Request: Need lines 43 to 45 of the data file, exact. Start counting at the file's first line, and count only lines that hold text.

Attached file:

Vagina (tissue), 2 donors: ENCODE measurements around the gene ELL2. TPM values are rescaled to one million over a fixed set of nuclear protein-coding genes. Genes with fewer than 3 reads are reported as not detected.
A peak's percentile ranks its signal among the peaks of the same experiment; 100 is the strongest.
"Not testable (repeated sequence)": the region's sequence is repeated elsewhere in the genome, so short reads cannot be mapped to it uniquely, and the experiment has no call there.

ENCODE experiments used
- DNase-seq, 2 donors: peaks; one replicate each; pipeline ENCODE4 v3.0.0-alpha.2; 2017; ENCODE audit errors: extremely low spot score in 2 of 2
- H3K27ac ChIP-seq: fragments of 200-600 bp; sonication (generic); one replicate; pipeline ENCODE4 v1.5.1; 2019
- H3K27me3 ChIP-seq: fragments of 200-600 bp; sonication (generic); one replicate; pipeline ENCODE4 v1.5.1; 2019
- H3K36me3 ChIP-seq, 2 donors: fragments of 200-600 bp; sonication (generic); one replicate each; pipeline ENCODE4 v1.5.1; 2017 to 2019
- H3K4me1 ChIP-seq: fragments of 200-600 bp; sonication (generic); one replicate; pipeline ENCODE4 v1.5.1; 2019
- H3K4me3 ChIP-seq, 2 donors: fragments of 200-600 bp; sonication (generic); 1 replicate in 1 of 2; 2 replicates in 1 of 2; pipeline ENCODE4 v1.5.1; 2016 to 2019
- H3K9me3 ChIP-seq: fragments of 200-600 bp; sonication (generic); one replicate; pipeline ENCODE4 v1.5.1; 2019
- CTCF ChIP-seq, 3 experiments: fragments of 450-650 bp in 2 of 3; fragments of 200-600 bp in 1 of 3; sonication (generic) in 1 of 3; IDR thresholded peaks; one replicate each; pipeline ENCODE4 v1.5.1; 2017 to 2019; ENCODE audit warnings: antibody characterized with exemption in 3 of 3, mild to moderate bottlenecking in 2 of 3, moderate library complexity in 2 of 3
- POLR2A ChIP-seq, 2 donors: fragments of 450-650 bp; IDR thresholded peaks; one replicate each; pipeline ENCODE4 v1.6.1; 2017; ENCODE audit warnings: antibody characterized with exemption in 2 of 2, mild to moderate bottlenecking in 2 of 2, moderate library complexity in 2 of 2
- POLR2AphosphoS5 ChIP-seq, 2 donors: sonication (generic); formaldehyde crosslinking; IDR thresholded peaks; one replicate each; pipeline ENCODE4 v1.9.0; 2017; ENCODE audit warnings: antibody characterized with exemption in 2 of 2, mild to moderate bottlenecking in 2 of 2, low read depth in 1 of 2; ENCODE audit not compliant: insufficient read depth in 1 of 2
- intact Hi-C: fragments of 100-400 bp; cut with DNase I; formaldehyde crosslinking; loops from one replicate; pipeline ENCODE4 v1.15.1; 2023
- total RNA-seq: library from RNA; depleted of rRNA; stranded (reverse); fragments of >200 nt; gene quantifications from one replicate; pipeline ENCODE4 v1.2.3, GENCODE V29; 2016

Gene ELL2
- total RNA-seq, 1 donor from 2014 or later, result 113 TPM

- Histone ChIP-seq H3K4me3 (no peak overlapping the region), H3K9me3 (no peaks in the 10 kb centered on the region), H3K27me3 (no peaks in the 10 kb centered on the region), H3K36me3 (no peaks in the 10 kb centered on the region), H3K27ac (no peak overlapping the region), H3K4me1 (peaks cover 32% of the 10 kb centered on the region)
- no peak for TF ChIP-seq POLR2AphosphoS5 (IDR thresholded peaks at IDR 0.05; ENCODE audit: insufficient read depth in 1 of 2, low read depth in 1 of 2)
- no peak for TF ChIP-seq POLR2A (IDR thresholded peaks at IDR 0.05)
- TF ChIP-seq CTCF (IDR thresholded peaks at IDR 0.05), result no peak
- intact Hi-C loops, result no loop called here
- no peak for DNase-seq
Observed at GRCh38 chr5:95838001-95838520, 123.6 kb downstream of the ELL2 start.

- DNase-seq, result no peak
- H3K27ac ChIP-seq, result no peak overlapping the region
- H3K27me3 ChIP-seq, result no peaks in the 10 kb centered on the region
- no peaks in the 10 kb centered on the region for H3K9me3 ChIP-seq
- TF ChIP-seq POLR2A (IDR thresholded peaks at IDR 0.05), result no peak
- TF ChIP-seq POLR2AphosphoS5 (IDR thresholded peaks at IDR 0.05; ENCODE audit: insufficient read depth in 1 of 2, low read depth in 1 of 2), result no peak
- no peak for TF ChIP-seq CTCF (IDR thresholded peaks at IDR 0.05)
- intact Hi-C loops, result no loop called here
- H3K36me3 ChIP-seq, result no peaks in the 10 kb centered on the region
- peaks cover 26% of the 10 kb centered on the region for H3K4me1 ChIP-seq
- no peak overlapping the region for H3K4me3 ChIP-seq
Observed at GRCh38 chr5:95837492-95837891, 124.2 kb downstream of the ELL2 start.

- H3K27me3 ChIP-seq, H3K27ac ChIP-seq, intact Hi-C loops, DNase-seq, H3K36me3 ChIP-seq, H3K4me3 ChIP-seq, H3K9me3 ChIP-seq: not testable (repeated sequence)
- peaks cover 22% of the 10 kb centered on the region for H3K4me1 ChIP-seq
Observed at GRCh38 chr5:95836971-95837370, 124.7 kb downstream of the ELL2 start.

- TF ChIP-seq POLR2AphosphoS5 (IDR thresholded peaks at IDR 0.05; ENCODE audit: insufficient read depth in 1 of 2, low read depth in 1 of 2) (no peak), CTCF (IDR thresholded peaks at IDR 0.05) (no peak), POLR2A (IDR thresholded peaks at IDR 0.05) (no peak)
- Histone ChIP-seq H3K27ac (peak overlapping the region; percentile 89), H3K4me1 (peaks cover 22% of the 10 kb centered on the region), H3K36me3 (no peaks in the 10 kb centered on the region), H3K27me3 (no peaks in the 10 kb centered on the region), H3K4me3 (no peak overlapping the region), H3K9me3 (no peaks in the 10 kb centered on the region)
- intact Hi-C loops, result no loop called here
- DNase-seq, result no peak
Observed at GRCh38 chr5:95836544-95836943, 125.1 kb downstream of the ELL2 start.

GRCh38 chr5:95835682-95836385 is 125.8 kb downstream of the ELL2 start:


- intact Hi-C loops, result no loop called here
- DNase-seq, result no peak
Observed at GRCh38 chr5:95836544-95836943, 125.1 kb downstream of the ELL2 start.